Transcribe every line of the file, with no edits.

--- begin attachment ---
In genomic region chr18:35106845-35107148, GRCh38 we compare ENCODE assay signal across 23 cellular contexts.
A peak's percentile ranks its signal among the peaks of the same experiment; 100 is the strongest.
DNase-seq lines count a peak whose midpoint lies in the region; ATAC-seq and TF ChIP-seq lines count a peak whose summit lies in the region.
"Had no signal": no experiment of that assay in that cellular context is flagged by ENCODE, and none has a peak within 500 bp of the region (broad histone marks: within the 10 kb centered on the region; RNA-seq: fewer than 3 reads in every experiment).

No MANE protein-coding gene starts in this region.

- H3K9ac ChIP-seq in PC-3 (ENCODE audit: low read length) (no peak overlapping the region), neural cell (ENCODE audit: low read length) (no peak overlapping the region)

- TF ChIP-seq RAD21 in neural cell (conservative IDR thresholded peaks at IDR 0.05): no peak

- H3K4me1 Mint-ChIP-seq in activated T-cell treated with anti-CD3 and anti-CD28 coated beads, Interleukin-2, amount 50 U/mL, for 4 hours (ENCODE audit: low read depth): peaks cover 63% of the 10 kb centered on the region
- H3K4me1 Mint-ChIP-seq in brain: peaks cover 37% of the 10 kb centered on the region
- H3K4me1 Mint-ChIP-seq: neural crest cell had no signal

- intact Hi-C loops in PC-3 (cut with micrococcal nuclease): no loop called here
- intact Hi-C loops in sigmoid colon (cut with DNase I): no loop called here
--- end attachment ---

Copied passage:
In genomic region chr18:35106845-35107148, GRCh38 we compare ENCODE assay signal across 23 cellular contexts.
A peak's percentile ranks its signal among the peaks of the same experiment; 100 is the strongest.
DNase-seq lines count a peak whose midpoint lies in the region; ATAC-seq and TF ChIP-seq lines count a peak whose summit lies in the region.
"Had no signal": no experiment of that assay in that cellular context is flagged by ENCODE, and none has a peak within 500 bp of the region (broad histone marks: within the 10 kb centered on the region; RNA-seq: fewer than 3 reads in every experiment).

No MANE protein-coding gene starts in this region.

- H3K9ac ChIP-seq in PC-3 (ENCODE audit: low read length) (no peak overlapping the region), neural cell (ENCODE audit: low read length) (no peak overlapping the region)

- TF ChIP-seq RAD21 in neural cell (conservative IDR thresholded peaks at IDR 0.05): no peak

- H3K4me1 Mint-ChIP-seq in activated T-cell treated with anti-CD3 and anti-CD28 coated beads, Interleukin-2, amount 50 U/mL, for 4 hours (ENCODE audit: low read depth): peaks cover 63% of the 10 kb centered on the region
- H3K4me1 Mint-ChIP-seq in brain: peaks cover 37% of the 10 kb centered on the region
- H3K4me1 Mint-ChIP-seq: neural crest cell had no signal

- intact Hi-C loops in PC-3 (cut with micrococcal nuclease): no loop called here
- intact Hi-C loops in sigmoid colon (cut with DNase I): no loop called here